Iraq Table of Contents
A statue of a lion at Babylon
Courtesy Ronald L. Kuipers
Bas relief, Babylon
Courtesy Ronald L. Kuipers
On October 13, 1932, Iraq became a sovereign state, and it was admitted to the League of Nations. Iraq still was beset by a complex web of social, economic, ethnic, religious, and ideological conflicts, all of which retarded the process of state formation. The declaration of statehood and the imposition of fixed boundaries triggered an intense competition for power in the new entity. Sunnis and Shias, cities and tribes, shaykhs and tribesmen, Assyrians and Kurds, pan-Arabists and Iraqi nationalists--all fought vigorously for places in the emerging state structure. Ultimately, lacking legitimacy and unable to establish deep roots, the British-imposed political system was overwhelmed by these conflicting demands.
The Sunni-Shia conflict, a problem since the beginning of domination by the Umayyad caliphate in 661, continued to frustrate attempts to mold Iraq into a political community. The Shia tribes of the southern Euphrates, along with urban Shias, feared complete Sunni domination in the government. Their concern was well founded; a disproportionate number of Sunnis occupied administrative positions. Favored by the Ottomans, the Sunnis historically had gained much more administrative experience. The Shias' depressed economic situation further widened the Sunni- Shia split, and it intensified Shia efforts to obtain a greater share of the new state's budget.
The arbitrary borders that divided Iraq and the other Arab lands of the old Ottoman Empire caused severe economic dislocations, frequent border disputes, and a debilitating ideological conflict. The cities of Mosul in the north and Basra in the south, separated from their traditional trading partners in Syria and in Iran, suffered severe commercial dislocations that led to economic depression. In the south, the British- created border (drawn through the desert on the understanding that the region was largely uninhabited) impeded migration patterns and led to great tribal unrest. Also in the south, uncertainty surrounding Iraq's new borders with Kuwait, with Saudi Arabia, and especially with Iran led to frequent border skirmishes. The new boundaries also contributed to the growth of competing nationalisms; Iraqi versus pan-Arab loyalties would severely strain Iraqi politics during the 1950s and the 1960s, when Egyptian leader Gamal Abdul Nasser held emotional sway over the Iraqi masses.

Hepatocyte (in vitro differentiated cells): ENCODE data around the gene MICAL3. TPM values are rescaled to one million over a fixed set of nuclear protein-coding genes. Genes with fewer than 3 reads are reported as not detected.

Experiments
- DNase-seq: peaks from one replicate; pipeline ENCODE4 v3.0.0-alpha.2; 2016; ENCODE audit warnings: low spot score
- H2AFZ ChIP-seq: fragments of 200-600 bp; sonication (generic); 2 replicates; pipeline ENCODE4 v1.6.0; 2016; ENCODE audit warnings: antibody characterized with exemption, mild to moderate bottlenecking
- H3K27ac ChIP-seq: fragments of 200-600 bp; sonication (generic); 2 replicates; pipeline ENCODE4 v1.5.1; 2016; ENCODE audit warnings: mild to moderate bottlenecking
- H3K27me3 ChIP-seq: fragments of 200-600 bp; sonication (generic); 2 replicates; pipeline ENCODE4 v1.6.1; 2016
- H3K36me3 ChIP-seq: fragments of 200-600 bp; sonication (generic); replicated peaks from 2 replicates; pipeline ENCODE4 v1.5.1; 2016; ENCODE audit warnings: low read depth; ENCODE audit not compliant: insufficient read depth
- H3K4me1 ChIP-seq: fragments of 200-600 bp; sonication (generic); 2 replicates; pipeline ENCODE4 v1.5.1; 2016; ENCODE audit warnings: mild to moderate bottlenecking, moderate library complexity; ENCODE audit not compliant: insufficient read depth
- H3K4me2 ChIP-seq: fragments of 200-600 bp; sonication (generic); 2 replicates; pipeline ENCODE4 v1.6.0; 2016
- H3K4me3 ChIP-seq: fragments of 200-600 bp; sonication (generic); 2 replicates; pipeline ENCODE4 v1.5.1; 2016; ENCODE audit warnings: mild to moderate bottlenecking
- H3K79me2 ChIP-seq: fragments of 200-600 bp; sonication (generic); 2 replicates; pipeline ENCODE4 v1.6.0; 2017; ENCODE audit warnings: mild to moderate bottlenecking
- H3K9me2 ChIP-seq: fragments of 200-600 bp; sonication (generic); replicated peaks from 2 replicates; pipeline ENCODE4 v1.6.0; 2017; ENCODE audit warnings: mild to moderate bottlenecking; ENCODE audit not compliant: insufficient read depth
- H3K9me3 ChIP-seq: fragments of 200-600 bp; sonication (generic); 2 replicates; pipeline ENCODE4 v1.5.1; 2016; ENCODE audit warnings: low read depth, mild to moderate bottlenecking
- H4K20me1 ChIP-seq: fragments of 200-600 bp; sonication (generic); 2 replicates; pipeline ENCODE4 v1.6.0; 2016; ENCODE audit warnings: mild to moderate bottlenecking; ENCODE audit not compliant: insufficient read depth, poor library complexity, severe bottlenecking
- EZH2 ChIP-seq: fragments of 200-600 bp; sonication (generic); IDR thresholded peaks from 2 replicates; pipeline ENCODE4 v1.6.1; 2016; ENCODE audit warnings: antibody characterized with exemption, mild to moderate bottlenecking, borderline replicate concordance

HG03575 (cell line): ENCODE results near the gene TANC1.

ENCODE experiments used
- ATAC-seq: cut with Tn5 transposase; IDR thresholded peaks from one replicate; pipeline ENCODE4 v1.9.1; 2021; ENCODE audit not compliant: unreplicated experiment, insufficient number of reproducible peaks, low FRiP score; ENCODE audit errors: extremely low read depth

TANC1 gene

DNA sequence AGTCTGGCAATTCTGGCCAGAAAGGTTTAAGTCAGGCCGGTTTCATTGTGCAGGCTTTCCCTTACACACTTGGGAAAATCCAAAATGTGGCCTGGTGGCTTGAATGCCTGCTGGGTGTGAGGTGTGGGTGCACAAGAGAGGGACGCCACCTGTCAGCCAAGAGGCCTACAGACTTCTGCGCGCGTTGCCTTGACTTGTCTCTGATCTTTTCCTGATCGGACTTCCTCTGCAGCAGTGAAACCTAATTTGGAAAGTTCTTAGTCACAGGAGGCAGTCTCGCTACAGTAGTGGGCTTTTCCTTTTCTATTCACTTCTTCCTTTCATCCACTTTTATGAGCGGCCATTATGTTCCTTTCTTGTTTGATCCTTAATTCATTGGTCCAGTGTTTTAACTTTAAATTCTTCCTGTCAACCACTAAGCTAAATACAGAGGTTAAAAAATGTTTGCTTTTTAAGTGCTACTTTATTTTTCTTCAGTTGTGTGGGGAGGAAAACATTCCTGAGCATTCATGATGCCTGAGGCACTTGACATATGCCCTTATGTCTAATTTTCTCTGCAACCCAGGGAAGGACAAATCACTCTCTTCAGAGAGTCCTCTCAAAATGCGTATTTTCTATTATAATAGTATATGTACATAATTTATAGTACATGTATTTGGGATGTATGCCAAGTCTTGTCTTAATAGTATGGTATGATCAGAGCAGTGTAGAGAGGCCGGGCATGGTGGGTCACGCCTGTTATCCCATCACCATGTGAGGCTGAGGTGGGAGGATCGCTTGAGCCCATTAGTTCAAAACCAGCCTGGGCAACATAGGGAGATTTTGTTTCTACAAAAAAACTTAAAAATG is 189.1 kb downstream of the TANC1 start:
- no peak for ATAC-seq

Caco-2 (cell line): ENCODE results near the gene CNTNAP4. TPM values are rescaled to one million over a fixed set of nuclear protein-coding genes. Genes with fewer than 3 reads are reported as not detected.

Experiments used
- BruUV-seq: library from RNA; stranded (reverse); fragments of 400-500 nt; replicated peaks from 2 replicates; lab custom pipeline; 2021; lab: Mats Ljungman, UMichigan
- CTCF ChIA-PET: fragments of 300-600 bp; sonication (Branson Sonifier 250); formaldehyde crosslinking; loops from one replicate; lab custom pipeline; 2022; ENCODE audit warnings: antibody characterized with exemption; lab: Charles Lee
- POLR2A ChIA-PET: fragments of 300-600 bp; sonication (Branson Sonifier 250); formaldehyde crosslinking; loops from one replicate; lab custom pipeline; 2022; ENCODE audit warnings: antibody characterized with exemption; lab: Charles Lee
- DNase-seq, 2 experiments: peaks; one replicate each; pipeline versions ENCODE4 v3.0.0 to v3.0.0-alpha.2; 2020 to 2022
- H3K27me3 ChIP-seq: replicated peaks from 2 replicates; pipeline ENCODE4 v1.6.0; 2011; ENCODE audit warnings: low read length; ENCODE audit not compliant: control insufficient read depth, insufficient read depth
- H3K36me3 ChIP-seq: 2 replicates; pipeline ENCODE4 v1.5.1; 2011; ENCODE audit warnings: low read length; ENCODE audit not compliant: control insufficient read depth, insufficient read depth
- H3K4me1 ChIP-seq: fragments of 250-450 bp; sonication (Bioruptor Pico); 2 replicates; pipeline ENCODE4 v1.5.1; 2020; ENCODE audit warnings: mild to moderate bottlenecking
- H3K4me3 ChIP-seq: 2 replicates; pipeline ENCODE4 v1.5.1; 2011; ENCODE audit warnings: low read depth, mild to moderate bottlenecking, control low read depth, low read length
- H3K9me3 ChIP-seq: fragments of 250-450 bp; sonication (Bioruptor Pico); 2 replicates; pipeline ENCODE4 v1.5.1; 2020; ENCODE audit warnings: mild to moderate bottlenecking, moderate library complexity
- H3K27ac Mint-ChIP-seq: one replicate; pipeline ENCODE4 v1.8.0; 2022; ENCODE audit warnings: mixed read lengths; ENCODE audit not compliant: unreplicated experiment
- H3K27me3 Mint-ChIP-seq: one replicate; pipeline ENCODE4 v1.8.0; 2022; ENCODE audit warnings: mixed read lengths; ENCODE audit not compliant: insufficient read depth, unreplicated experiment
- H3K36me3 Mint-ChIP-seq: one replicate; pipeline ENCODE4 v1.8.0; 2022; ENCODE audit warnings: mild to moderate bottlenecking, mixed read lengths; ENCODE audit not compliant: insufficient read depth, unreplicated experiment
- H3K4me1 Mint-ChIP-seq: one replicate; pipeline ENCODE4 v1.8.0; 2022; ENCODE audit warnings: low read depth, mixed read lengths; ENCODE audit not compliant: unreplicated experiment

Ethnic groups such as the Kurds and the Assyrians, who had hoped for their own autonomous states, rebelled against inclusion within the Iraqi state. The Kurds, the majority of whom lived in the area around Mosul, had long been noted for their fierce spirit of independence and separatism. During the 1922 to 1924 period, the Kurds had engaged in a series of revolts in response to British encroachment in areas of traditional Kurdish autonomy; moreover, the Kurds preferred Turkish to Arab rule. When the League of Nations awarded Mosul to Iraq in 1925, Kurdish hostility thus increased. The Iraqi government maintained an uneasy peace with the Kurds in the first year of independence, but Kurdish hostility would remain an intractable problem for future governments.
From the start, the relationship of the Iraqi government with the Assyrians was openly hostile. Britain had resettled 20,000 Assyrians in northern Iraq around Zakhu and Dahuk after Turkey violently quelled a British-inspired Assyrian rebellion in 1918. As a result, approximately three-fourths of the Assyrians who had sided with the British during World War I now found themselves citizens of Iraq. The Assyrians found this situation both objectionable and dangerous. Thousands of Assyrians had been incorporated into the Iraqi Levies, a British-paid and British-officered force separate from the regular Iraqi army. They had been encouraged by the British to consider themselves superior to the majority of Arab Iraqis by virtue of their profession of Christianity. The British also had used them for retaliatory operations against the Kurds, in whose lands most of the Assyrians had settled. Pro-British, they had been apprehensive of Iraqi independence.